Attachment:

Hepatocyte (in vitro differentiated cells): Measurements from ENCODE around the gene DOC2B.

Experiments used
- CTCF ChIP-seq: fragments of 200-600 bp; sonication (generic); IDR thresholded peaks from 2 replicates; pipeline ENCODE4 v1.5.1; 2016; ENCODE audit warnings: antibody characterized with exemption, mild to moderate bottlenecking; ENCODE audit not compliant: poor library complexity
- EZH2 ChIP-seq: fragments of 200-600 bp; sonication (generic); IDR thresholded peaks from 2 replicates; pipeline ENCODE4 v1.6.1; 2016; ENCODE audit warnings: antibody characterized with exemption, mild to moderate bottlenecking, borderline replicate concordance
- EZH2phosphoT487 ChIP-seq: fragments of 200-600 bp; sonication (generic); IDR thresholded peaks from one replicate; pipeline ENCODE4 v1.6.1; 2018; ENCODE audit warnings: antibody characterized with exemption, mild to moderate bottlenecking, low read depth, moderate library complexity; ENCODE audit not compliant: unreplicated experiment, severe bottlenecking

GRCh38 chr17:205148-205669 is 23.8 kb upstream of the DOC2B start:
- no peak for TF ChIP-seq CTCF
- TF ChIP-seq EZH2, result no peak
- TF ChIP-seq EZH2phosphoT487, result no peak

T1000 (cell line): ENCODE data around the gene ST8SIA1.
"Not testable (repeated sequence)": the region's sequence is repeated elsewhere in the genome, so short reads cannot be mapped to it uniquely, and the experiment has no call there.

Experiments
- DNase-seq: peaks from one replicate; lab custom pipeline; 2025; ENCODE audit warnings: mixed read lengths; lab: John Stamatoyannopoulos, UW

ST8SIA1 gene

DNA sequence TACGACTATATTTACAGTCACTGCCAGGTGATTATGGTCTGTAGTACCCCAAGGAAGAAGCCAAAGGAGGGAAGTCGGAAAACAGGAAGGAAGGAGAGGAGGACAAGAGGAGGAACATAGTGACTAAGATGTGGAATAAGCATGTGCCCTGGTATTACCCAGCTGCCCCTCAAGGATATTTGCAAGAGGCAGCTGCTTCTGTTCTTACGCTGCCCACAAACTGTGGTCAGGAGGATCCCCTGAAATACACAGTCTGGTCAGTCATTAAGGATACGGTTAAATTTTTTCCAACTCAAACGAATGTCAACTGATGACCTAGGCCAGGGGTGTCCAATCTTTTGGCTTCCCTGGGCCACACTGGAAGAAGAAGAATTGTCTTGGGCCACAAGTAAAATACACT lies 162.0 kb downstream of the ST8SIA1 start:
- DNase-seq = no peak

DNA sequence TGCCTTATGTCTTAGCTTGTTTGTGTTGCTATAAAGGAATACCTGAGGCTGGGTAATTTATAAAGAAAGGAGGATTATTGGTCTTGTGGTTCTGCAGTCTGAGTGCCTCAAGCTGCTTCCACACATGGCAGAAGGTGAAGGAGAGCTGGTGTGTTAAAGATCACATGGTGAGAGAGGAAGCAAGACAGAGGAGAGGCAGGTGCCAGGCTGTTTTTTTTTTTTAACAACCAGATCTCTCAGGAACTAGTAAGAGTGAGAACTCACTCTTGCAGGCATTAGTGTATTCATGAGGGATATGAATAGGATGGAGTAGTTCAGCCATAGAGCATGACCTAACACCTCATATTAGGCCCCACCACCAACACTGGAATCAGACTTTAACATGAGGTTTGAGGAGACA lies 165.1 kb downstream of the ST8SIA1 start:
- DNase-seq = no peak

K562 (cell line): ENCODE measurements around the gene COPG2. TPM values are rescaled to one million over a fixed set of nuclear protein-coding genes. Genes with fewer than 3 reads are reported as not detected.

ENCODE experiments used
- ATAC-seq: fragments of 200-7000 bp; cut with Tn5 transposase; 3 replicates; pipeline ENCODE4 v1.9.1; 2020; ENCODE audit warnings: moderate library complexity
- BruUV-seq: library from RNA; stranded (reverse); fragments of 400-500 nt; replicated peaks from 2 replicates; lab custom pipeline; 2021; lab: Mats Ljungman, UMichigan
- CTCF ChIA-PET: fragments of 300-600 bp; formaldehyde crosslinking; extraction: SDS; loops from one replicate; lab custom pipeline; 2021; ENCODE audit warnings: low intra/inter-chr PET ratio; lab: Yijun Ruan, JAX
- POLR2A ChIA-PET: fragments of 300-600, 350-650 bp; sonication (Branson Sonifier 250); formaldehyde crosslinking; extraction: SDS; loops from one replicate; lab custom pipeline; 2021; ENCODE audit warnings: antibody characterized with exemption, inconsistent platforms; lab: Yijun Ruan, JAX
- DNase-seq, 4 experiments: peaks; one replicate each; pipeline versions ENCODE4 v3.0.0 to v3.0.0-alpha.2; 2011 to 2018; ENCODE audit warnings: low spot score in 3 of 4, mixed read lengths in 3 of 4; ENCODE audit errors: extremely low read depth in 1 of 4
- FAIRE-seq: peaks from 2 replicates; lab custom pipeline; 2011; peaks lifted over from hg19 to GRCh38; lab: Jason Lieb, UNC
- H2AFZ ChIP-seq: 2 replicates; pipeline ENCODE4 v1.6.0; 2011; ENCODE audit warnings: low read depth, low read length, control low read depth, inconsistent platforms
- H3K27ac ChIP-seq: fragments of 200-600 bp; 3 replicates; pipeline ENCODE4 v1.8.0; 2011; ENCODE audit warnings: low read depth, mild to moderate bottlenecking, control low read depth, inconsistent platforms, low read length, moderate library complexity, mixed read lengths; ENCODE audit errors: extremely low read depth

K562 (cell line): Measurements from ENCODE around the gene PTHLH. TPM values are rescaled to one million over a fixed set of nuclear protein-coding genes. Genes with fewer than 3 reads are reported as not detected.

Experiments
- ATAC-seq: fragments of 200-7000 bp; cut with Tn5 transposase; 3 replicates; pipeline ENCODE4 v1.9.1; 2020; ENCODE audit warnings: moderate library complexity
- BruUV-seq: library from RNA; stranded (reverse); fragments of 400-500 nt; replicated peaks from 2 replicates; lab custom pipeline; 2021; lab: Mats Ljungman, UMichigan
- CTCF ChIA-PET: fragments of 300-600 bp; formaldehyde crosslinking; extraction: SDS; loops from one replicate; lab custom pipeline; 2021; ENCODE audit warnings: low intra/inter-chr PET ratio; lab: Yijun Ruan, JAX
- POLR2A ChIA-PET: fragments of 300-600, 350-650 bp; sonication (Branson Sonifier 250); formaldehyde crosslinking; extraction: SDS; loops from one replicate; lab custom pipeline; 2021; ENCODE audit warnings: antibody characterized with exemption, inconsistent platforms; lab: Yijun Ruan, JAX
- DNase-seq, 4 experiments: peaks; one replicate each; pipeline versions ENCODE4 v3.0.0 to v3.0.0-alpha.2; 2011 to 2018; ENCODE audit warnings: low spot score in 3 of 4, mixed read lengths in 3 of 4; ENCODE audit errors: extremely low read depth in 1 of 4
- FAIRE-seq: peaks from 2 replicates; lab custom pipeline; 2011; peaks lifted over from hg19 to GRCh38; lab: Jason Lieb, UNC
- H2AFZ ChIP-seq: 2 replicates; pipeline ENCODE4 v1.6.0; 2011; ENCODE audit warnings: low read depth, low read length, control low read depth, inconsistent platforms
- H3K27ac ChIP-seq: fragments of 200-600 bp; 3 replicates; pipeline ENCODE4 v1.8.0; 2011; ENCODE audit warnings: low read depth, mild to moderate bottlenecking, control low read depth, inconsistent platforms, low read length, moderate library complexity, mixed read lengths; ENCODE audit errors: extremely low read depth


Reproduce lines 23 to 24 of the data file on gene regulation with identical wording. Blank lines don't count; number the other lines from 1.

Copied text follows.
- CTCF ChIA-PET: fragments of 300-600 bp; formaldehyde crosslinking; extraction: SDS; loops from one replicate; lab custom pipeline; 2021; ENCODE audit warnings: low intra/inter-chr PET ratio; lab: Yijun Ruan, JAX
- POLR2A ChIA-PET: fragments of 300-600, 350-650 bp; sonication (Branson Sonifier 250); formaldehyde crosslinking; extraction: SDS; loops from one replicate; lab custom pipeline; 2021; ENCODE audit warnings: antibody characterized with exemption, inconsistent platforms; lab: Yijun Ruan, JAX